Perhaps the greatest challenge to Christians today is Christians themselves. We often think that our position is the only one that matters. Jesus taught that He is the Way, the truth, and the life (John 14:6), a statement that provides the framework for why Christians hang their hats on Jesus’ perfectly sufficient and finished work in His death, burial and resurrection. Yet at the same time, many Christians would rather not ask hard questions about what they believe what they do and why what they believe matters. When confronted with difficult questions, some if not most Christians tend to make excuses for why they don’t know the answers rather than be honest and transparent about what they do and do not know. By taking this approach, Christians communicate to non-Christians that they aren’t concern to know what they believe and how that belief should inform the way they live their Christian life. The Gospel is the power of God. Yet, how Christians communicate the Gospel often times undermines the very message we claim to believe. With that said, despite our foibles, God uses the foolishness of His people’s efforts for His glory to expand His Kingdom.
The Bible has much to say about how Christians are communicate their faith. For example, Christians are called to be a people who control their tongue (James 3) and who speak to one another with words seasoned by grace (Colossians 4:6). So how does that relate to the challenge of relativism? Since Christians are called to proclaim a message that confronts the “I feel” attitude, we need to be careful to proclaim what we believe and why it matters to a watching world in a way that honors God and brings Him glory. We do this by communicating the truth of God’s objective truth from His Word by saying, “This is what God has said” rather than “I feel this means this or states this because of…” The Christian is called to proclaim the authoritative Word that confronts the proud and calls sinners to become saints and rebels, servants of His grace. The sad truth is at the end of the day, many people will not be persuaded by the Gospel. Instead of coming to Christ non-Christians would rather continue living under the banner of their feelings than base their thoughts and lives on the authoritative Word of God.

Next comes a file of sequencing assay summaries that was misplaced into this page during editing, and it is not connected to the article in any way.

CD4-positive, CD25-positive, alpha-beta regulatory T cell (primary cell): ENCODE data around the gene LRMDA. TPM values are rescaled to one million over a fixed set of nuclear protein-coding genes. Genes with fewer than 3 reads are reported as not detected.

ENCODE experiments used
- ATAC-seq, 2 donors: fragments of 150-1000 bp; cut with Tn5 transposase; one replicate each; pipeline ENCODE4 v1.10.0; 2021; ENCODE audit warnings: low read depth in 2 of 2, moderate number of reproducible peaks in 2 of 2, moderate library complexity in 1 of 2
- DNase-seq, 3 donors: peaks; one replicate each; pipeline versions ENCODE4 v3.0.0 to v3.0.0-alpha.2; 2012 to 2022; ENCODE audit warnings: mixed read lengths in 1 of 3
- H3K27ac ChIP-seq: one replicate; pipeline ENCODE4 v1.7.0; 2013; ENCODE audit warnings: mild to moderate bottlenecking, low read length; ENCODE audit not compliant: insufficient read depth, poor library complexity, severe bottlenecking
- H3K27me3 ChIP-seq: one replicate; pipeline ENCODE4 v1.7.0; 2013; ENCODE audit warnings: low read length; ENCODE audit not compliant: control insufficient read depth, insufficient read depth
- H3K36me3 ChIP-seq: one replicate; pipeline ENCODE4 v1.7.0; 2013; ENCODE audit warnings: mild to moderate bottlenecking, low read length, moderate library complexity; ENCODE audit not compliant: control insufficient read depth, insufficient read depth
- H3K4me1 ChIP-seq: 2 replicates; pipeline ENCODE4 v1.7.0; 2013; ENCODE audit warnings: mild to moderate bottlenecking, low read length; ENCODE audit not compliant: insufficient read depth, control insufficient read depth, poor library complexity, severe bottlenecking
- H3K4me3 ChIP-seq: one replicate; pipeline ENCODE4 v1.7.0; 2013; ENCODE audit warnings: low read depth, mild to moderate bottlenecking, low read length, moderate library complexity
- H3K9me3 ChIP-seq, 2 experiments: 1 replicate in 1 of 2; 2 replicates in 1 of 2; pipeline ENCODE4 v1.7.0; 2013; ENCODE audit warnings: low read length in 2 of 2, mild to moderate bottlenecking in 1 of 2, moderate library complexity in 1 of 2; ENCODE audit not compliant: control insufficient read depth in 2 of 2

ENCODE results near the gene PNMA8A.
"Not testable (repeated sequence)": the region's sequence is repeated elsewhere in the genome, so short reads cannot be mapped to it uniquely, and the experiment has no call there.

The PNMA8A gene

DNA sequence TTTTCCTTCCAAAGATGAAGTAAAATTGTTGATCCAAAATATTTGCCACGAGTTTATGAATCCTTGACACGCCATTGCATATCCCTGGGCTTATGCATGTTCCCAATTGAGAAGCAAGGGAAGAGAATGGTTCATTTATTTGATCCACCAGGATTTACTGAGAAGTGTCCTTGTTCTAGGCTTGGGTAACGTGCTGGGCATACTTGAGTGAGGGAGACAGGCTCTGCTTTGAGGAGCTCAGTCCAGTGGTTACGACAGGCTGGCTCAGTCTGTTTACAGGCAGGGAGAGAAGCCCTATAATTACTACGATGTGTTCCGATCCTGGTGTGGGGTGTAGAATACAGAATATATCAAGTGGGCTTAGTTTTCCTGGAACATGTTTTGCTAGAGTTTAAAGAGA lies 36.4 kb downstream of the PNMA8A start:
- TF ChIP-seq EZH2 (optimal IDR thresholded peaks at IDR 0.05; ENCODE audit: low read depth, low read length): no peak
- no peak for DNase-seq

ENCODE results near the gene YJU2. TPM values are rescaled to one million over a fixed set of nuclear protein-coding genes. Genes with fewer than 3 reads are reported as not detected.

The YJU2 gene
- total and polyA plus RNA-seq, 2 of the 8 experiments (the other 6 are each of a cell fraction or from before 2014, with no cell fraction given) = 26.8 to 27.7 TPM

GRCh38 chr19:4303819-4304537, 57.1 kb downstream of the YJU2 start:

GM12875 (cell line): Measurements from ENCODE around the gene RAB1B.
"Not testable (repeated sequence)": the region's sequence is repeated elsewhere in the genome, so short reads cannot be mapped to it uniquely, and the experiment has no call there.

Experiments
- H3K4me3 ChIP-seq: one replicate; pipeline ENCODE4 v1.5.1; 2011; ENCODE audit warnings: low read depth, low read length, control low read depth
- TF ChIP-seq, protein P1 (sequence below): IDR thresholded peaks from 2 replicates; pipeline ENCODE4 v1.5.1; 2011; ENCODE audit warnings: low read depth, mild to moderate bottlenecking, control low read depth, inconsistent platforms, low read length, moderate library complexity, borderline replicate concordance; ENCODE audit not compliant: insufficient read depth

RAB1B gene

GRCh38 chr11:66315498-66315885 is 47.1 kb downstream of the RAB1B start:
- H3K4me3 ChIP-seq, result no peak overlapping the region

Proclaiming the Gospel and confronting the challenge of relativism requires great care not only in how we handle the Word of God, but also in how the Gospel is proclaimed to the people we are preaching to. Jesus calls His people to love Him and their neighbor. I challenge you to love Jesus by grounding your whole life in the Word of God which contains the Gospel, for the purpose of loving your neighbor with the Word and the message of the Gospel. By taking this approach, you will be able to respond to the challenge of relativism with both your life and the Gospel message which are to increasingly reflect the message of the Gospel. In conclusion, the best way ultimately to deal with and respond to the challenge of relativism in the 21st century is with a life that mirrors the Word of God by the grace of God to the glory of God.